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in his odes, with their thunder of place-names, he [Horace] makes vivid the territorial immensity of the empire— Buchan

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Something picturesque has, in general, the qualities or the character which one believes essential to a striking or effective picture. The term is applicable to a place, a person, or a building or other construction
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a picturesque costume

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Scott's Meg Merrilies is a picturesque character

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a picturesque ruin

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as well as to a work of graphic, literary, or plastic art
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a picturesque landscape

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picturesque details

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and to a style or manner (as in writing or painting)
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the picturesque force of his style— Hawthorne

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and it carries in every use an implication that the thing has been observed and judged with regard for its form, color, atmosphere, striking or unfamiliar detail, or sharp contrasts rather than for qualities which are not perceptible to the eye or that do not draw the eye because they are lacking in distinctness and charm. Sometimes picturesque specifically implies a kind of wild, rugged beauty associated with untouched or undisciplined nature or with things being reclaimed by nature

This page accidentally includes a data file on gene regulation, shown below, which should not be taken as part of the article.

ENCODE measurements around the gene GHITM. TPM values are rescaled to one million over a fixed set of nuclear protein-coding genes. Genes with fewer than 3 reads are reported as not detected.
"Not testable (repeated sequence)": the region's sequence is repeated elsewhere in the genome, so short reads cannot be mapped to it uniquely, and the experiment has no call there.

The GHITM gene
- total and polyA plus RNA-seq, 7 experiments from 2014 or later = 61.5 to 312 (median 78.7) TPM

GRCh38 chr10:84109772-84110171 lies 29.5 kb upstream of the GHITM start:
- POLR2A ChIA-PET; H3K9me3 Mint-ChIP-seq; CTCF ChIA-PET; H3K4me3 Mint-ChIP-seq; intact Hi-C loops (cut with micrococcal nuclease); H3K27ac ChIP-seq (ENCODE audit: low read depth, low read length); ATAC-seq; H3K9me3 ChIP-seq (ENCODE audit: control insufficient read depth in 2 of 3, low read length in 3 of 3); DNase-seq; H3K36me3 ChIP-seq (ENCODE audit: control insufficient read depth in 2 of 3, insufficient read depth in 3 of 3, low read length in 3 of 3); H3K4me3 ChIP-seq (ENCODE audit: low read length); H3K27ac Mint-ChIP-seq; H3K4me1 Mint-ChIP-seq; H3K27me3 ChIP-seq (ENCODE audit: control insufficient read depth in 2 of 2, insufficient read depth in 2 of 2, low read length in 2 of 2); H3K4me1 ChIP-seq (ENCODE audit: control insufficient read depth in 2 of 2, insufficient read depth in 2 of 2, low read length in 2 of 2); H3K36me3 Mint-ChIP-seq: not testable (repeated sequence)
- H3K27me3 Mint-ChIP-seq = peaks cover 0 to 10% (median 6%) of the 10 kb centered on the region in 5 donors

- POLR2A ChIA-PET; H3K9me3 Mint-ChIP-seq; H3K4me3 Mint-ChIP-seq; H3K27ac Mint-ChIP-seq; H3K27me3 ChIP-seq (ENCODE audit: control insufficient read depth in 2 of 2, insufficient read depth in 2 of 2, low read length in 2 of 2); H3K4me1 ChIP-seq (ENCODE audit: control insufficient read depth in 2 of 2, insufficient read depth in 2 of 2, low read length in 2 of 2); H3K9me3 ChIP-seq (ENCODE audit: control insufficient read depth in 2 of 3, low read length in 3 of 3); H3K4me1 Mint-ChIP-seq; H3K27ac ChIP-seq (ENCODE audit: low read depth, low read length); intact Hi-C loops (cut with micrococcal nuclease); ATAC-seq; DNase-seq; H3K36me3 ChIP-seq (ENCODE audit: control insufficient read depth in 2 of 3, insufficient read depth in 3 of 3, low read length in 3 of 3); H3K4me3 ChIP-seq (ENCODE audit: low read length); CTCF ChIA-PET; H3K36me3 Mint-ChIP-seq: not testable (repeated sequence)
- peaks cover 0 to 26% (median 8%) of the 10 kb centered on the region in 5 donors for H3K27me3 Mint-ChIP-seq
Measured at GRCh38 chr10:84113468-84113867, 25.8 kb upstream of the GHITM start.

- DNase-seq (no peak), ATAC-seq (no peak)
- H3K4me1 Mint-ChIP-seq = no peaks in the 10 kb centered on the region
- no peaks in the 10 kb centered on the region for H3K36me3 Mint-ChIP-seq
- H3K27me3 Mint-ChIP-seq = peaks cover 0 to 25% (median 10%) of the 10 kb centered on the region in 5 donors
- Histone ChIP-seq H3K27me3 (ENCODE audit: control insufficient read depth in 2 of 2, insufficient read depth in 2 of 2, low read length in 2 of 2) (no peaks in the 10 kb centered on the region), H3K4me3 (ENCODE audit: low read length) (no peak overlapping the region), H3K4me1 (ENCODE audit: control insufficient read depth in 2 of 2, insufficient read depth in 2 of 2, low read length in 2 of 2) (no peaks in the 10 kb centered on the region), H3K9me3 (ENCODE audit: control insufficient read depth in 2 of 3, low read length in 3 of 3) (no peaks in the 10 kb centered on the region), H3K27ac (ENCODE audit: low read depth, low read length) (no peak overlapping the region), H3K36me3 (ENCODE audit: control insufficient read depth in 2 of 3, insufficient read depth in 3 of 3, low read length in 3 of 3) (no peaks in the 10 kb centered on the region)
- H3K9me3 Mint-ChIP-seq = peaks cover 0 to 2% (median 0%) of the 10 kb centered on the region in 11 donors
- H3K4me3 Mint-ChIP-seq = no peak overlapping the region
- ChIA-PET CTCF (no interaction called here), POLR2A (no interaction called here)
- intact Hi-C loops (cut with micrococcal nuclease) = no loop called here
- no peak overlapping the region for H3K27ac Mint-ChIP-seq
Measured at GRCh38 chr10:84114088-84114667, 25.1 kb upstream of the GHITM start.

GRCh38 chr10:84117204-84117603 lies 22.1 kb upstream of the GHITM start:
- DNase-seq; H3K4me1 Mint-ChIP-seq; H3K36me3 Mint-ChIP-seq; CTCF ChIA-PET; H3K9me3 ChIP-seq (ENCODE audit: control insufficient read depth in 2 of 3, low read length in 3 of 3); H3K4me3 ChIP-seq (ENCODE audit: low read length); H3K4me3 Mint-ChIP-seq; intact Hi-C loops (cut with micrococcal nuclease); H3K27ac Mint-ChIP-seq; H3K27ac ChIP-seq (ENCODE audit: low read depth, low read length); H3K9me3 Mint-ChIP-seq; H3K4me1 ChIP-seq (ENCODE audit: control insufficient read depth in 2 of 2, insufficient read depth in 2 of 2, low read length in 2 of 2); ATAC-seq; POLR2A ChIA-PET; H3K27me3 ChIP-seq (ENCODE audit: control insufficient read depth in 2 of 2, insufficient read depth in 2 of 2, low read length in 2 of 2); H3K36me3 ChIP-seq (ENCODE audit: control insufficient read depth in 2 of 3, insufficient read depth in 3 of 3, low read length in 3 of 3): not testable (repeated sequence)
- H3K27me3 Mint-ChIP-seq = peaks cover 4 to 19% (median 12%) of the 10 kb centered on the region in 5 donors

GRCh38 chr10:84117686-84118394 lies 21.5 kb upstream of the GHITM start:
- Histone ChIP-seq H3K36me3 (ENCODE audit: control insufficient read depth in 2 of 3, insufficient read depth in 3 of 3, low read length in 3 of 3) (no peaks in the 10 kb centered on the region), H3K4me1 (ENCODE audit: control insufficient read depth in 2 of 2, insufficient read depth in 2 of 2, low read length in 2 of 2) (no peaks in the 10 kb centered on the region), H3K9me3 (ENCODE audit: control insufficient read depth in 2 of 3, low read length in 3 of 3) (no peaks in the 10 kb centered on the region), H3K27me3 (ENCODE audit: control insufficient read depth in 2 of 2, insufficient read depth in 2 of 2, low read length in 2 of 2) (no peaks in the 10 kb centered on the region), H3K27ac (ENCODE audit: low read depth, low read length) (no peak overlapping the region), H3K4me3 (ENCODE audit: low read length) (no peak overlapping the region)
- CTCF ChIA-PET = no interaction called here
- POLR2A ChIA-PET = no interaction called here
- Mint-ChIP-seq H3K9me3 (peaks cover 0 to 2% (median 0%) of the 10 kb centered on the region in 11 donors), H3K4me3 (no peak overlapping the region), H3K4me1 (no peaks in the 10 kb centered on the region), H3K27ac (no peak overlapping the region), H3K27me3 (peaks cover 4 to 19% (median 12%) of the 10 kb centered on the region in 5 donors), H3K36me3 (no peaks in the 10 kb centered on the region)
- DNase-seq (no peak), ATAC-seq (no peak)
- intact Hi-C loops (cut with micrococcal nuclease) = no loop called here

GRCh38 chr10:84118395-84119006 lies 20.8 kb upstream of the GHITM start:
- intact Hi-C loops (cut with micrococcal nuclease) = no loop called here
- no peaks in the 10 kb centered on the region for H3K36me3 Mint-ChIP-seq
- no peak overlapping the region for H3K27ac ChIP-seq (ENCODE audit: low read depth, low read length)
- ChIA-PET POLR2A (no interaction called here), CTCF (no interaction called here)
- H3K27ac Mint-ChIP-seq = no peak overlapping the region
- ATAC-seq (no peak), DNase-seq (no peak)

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wide prospects of startling beauty, rugged mountains, steep gorges, great falls of water—all the things that are supposed to be picturesqueBenson

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a venerable family mansion, in a highly picturesque state of semidilapidation— Peacock

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In still other contexts the term implies a charm arising rather from remoteness, strangeness, quaintness, informality, or diversity
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though the upper part of Durnover was mainly composed of a curious congeries of barns and farmsteads, there was a less picturesque side to the parish— Hardy

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the Square is rather picturesque, but it's such a poor, poor little thing!— Bennett

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the most picturesque Mediterranean craft, with colored sails and lazy evolutions— Brownell

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Something pictorial presents or aims to present a vivid picture; thus, the pictorial arts are the same as the graphic arts, but the emphasis is upon the objective rather than upon the medium; a pictorial style of poetry uses words as though they were colors or pigments by which a vivid representation is produced
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she has evidently been very anxious to maintain the tradition of picturesqueness in biography that Strachey founded, and in many places is more than picturesque, is in fact pictorialTimes Lit. Sup.